News Release

War and Martin Luther King Jr.

Following are excerpts from King’s “Beyond Vietnam” speech at the Riverside Church on April 4, 1967, exactly one year before his assassination. He was addressing the group Clergy and Laymen Concerned about Vietnam:

“The war in Vietnam is but a symptom of a far deeper malady within the American spirit, and if we ignore this sobering reality, we will find ourselves organizing Clergy and Laymen Concerned committees for the next generation. They will be concerned about Guatemala and Peru. They will be concerned about Thailand and Cambodia. They will be concerned about Mozambique and South Africa. We will be marching for these and a dozen other names and attending rallies without end unless there is a significant and profound change in American life and policy. …

“This business of burning human beings with napalm, of filling our nation’s homes with orphans and widows, of injecting poisonous drugs of hate into veins of people normally humane, of sending men home from dark and bloody battlefields physically handicapped and psychologically deranged, cannot be reconciled with wisdom, justice and love. A nation that continues year after year to spend more money on military defense than on programs of social uplift is approaching spiritual death.”

[Audio and full text]

Following are excerpts from King’s sermon “Why I Am Opposed to the War in Vietnam” at the Ebenezer Baptist Church on April 30, 1967:

“I knew that I could never again raise my voice against the violence of the oppressed in the ghettos without having first spoken clearly to the greatest purveyor of violence in the world today — my own government…. There is something strangely inconsistent about a nation and a press that would praise you when you say, ‘Be nonviolent toward Jim Clark,’ but will curse and damn you when you say, ‘Be nonviolent toward little brown Vietnamese children!’ There is something wrong with that press. …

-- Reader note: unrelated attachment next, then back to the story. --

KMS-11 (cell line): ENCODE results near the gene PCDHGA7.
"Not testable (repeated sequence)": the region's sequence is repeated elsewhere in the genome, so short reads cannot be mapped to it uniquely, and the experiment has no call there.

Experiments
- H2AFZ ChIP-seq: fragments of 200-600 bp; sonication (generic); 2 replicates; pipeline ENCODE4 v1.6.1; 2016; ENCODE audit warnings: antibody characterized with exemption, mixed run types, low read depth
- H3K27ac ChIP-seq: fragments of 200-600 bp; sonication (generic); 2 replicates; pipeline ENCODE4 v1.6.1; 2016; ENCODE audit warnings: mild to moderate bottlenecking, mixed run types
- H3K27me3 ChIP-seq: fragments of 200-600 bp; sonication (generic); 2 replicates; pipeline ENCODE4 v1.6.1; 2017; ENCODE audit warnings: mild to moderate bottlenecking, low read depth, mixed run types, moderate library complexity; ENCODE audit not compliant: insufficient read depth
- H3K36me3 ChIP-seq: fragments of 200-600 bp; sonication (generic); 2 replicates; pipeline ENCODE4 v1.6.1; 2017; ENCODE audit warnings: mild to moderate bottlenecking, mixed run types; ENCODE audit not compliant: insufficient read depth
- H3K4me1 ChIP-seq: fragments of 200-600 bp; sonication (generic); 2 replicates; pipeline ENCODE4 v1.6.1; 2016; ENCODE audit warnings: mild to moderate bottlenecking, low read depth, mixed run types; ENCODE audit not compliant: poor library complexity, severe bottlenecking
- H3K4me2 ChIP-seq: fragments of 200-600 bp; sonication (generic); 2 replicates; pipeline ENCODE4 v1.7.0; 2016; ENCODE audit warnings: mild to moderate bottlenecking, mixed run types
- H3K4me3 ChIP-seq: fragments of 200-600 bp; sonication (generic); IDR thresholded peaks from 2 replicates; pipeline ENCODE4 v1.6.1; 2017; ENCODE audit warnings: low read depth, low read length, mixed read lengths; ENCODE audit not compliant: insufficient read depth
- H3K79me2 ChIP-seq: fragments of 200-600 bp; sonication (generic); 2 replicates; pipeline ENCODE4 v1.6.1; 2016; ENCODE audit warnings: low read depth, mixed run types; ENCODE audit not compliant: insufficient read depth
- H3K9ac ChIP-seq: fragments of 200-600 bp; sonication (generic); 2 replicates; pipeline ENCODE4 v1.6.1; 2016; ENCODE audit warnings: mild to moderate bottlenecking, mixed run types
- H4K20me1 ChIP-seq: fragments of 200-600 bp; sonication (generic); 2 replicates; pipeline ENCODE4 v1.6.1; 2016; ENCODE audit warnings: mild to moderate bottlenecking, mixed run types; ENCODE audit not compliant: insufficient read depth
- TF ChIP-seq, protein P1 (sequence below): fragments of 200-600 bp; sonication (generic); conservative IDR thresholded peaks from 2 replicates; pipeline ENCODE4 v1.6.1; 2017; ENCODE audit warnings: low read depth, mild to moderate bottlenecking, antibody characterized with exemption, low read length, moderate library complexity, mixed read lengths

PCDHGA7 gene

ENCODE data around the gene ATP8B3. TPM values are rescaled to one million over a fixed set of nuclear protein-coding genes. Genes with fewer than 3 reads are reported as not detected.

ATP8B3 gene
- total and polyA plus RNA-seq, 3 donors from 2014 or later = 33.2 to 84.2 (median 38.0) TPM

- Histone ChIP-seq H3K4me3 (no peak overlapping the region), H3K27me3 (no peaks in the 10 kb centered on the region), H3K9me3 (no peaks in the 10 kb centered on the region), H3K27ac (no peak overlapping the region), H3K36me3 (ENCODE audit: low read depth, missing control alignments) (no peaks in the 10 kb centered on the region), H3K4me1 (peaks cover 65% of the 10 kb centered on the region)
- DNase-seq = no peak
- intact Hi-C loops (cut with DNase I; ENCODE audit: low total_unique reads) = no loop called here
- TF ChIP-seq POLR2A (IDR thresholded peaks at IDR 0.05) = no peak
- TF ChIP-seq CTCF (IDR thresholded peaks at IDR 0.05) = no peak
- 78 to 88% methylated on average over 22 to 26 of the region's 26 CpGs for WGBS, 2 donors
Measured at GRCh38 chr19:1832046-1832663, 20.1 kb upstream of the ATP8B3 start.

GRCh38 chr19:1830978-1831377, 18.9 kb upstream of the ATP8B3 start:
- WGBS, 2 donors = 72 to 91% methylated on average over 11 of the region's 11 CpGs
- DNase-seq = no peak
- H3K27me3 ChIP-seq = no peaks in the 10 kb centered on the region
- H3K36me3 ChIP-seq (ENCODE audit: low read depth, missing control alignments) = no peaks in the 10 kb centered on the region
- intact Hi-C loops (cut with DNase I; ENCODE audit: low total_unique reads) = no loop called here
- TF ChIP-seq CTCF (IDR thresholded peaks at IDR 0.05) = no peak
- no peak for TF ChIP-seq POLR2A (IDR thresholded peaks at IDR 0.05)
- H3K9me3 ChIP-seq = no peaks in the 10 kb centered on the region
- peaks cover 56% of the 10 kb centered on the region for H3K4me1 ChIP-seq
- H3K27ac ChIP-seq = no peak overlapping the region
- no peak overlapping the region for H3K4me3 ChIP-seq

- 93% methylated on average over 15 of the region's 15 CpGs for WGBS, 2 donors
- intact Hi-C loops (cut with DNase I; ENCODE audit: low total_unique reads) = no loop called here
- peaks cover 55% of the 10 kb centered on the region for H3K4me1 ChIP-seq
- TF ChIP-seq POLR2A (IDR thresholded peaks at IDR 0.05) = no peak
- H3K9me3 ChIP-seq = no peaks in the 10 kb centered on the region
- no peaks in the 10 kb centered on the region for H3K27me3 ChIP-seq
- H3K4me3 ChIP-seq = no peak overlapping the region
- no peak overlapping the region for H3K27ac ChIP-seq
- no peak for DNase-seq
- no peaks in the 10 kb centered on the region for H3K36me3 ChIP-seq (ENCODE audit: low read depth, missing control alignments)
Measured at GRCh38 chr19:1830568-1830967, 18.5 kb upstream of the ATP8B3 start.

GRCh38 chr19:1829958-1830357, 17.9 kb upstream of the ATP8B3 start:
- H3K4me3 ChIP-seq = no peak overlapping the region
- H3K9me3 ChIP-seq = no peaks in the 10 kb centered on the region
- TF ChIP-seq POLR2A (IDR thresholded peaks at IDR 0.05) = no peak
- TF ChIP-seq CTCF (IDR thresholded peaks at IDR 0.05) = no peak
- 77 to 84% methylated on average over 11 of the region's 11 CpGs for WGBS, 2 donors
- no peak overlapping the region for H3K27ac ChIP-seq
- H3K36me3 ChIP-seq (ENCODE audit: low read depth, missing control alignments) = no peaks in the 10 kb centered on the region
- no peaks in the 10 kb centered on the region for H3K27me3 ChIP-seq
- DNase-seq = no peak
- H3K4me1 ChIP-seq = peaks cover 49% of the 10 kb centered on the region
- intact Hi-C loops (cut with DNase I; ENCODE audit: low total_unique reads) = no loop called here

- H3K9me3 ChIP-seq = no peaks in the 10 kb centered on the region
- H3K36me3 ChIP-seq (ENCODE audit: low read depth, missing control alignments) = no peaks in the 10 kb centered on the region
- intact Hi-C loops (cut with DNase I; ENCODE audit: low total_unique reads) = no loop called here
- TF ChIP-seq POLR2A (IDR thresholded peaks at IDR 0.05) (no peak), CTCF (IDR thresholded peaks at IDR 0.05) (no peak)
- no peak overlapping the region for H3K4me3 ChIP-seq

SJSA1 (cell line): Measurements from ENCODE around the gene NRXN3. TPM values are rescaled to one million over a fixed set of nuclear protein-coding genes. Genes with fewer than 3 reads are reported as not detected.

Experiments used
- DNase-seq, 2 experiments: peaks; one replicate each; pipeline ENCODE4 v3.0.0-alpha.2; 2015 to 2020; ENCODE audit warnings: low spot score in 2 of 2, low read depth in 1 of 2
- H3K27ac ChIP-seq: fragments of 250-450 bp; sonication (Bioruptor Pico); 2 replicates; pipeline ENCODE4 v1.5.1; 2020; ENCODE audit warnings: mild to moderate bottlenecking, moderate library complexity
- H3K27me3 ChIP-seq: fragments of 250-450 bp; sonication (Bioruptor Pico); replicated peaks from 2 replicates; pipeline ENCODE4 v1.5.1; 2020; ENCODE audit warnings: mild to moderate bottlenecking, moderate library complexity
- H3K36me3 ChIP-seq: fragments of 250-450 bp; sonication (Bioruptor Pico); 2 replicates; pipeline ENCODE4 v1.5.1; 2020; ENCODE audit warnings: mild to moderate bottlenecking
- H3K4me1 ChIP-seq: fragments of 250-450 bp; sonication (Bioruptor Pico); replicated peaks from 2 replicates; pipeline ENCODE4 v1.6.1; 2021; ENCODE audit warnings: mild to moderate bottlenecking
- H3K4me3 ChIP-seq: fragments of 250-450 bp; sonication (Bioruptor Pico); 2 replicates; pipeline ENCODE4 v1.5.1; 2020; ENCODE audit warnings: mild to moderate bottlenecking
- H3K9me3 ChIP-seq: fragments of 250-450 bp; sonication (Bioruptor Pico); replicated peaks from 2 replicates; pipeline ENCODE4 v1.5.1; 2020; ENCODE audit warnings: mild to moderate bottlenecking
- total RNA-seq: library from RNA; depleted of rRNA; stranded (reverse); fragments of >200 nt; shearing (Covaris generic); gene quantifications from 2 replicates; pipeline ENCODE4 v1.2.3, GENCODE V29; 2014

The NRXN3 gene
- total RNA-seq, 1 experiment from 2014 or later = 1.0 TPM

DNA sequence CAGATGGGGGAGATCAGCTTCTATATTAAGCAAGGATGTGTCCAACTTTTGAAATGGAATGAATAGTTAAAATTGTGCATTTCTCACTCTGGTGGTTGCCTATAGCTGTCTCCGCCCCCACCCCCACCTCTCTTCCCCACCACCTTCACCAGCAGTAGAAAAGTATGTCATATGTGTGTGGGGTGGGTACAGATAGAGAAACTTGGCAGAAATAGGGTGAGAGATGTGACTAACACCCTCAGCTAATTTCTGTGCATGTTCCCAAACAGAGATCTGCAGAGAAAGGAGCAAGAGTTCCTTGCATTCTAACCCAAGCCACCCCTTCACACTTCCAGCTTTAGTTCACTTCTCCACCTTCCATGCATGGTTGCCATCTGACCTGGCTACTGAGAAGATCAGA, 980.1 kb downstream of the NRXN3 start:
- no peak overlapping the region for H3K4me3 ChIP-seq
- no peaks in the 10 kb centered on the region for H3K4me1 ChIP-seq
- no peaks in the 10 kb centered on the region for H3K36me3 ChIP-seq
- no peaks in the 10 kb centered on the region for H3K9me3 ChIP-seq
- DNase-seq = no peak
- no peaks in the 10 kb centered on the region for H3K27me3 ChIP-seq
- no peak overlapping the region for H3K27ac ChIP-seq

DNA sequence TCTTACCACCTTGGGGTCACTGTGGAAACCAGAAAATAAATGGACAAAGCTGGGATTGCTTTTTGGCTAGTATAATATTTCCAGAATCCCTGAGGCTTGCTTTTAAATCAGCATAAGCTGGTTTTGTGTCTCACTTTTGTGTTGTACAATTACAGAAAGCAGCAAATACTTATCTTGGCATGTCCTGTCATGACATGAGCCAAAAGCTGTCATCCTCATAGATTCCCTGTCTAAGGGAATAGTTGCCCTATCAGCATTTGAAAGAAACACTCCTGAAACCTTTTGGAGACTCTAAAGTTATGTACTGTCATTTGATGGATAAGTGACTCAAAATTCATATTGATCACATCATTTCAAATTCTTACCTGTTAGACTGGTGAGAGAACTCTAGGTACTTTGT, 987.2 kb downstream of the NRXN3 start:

“I’m convinced that if we are to get on the right side of the world revolution, we as a nation must undergo a radical revolution of values. … When machines and computers, profit motives and property rights are considered more important than people, the giant triplets of racism, militarism and economic exploitation are incapable of being conquered. A true revolution of values will soon cause us to question the fairness and justice of many of our present policies. … True compassion is more than flinging a coin to a beggar. A true revolution of values will soon look uneasily on the glaring contrast of poverty and wealth with righteous indignation.”

[Audio and full text]

The following can address King’s statements and legacy:

President of the Hip Hop Caucus, Yearwood will be in Memphis this weekend (where King was assassinated) and give a keynote address at a major media reform conference organized by Free Press.
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Director of the Shalom Center, Waskow has written 20 books on U.S. government policy and on Jewish thought. He spoke last April 4 at the Riverside Church at a commemoration on the anniversary of King’s assassination as well as the anniversary of his coming out publicly against the Vietnam War. Most recently, Wascow co-authored “The Tent of Abraham: Stories of Hope and Peace for Jews, Christians, and Muslims.”
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Laffin is with the Dorothy Day Catholic Worker in Washington, D.C. He is helping organize protests that are going on in cities around the world today, Jan. 11, the fifth anniversary of the first prisoners being taken to Guantanamo. Laffin was in a delegation that marched to Guantánamo a year ago.
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National organizer for the Methodist Federation for Social Action, Stapleton is available for interviews until Monday evening.
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For more information, contact at the Institute for Public Accuracy:
Sam Husseini, (202) 347-0020, (202) 421-6858; or David Zupan, (541) 484-9167